Skip to main content

Table 2 Guidelines and recommendations for foot related non-pharmacological interventions in established rheumatoid arthritis.

From: Looking through the 'window of opportunity': is there a new paradigm of podiatry care on the horizon in earlyrheumatoid arthritis?


American College of Rheumatology Subcommittee on rheumatoid arthritis guidelines for the management of rheumatoid arthritis [73]

Arthritis and Musculoskeletal Alliance Standards of care for people with inflammatory arthritis [74]

Podiatry Rheumatic Care Association Standards of care for people with musculoskeletal foot health problems [75]

National Institute for Health and Clinical Excellence Rheumatoid arthritis National clinical guideline for management and treatment in adults [76]

British Society for Rheumatology and British Health Professionals in Rheumatology Guideline for the management of rheumatoid arthritis (after the first 2 years) [77]

Clinical Practice Guidelines for non-drug treatment (excluding surgery) in rheumatoid arthritis [40]

Multidisciplinary team care


People with inflammatory arthritis should have ongoing access to local multidisciplinary team

Podiatrists are part of the multidisciplinary team.

Early referral for surgical opinion if required


Access to foot health care


All people with a sudden 'flare-up in their condition should have direct access to specialist advice and the option for early review with the appropriate multidisciplinary team member

Timely access to foot health care - diagnosis, assessment and management

Adequate information/education should be given for self-management and signs/symptoms of deterioration in foot health and need to access specialist help promptly

All patients with RA and foot problems should have access to a podiatrist


Every patient with RA should be informed of the rules of foot hygiene and of potential benefit of referral to a podiatrist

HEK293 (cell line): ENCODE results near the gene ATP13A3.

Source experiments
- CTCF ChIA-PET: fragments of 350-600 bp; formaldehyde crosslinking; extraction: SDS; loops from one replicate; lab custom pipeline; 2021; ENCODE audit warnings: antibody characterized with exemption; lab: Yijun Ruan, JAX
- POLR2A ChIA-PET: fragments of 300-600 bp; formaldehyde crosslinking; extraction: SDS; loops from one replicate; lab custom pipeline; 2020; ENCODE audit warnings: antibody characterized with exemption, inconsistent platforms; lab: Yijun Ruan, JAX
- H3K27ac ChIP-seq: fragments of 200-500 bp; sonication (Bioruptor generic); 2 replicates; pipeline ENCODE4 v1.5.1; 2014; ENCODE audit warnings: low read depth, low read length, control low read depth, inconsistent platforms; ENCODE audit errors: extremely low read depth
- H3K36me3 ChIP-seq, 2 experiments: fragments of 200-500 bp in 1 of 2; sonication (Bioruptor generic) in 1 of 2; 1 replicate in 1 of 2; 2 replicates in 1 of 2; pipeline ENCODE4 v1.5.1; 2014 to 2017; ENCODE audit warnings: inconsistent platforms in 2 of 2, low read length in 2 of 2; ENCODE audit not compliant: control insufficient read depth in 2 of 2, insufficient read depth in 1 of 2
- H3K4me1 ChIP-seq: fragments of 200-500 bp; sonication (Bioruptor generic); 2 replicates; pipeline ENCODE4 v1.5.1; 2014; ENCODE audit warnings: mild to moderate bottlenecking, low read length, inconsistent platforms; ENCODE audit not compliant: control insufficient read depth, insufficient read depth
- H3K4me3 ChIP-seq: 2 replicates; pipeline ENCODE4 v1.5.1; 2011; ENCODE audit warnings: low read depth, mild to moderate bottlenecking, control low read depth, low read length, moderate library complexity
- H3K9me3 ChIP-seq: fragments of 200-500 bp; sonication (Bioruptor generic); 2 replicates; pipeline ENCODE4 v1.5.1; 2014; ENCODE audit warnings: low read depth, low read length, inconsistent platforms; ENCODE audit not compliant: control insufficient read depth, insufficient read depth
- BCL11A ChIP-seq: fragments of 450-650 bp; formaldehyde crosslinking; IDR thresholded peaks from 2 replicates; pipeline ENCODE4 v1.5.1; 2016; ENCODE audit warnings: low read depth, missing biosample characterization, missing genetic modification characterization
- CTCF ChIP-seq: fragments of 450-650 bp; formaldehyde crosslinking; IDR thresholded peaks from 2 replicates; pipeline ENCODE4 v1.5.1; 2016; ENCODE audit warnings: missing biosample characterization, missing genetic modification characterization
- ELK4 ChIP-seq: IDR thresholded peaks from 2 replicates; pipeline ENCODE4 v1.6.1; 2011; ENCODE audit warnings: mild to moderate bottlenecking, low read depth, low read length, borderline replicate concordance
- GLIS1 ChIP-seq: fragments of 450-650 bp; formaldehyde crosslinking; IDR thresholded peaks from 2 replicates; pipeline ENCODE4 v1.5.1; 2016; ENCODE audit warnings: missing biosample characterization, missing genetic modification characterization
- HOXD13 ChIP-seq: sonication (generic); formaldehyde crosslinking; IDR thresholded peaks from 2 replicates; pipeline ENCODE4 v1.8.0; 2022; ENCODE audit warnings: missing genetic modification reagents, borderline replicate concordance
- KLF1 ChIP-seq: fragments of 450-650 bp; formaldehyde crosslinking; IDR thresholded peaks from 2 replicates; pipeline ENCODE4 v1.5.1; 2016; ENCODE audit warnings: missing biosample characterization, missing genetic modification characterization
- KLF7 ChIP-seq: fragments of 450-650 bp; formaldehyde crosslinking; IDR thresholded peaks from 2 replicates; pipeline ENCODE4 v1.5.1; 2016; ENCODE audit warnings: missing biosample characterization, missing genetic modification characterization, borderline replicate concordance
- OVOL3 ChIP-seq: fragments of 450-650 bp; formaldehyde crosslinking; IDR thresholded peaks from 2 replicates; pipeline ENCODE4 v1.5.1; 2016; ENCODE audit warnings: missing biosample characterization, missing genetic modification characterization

A podiatrist should be consulted to treat nail anomalies and hyperkeratoses on the feet of patients with RA

Foot health assessment/review


Foot health care providers must understand the consequences of systemic disease on the feet and be able to identify warning signs that require timely referral to specialist medical care

Musculoskeletal foot health assessment should include: General health; Foot health; Systemic factors; Lifestyle/Social factors; Pain management; Need for other assessments as required

Foot health assessment should occur within 3 months of diagnosis - doesn't have to be done by foot health specialist

Annual review of foot health needs are desirable - doesn't have to be done by foot health specialist

Where there is substantial change (better/worse) in disease activity, foot health should be reviewed

All patients with RA and foot problems should have access to a podiatrist for assessment and periodic review of their foot health needs


Feet, footwear and orthoses should be regularly examined


Non-pharmacological treatment recommendations include joint protection but do not specifically mention orthoses


Functional insoles and therapeutic footwear should be available to all people with RA if indicated

Limited evidence for the use of foot orthoses - no consensus regarding choice of orthoses but reduction of pain and improved function of the foot are reported

Customised orthotic insoles are recommended in the case of weight-bearing pain or static foot problems

Customised toe splints may be preventive, corrective or palliative to enable the wearing of shoes

Orthoses should be regularly examined

Therapeutic footwear


Semi-rigid orthotic supportive shoes can be effective for metatarsalgia - reduction in pain, disability, and improvement in activity as measured by the Foot Function Index have been reported

Patients should be advised about footwear

Footwear should be regularly examined

Extra-width off-the-shelf or therapeutic shoes thermoformed on the patient's foot are recommended when the feet are deformed and painful, or if it is difficult to put on shoes - such shoes reduce pain on walking and improve functional capacity

Off-the-shelf therapeutic thermoformed shoes for prolonged use are indicated when other types of footwear have failed

Palliative customized therapeutic shoes may be prescribed when the feet are seriously affected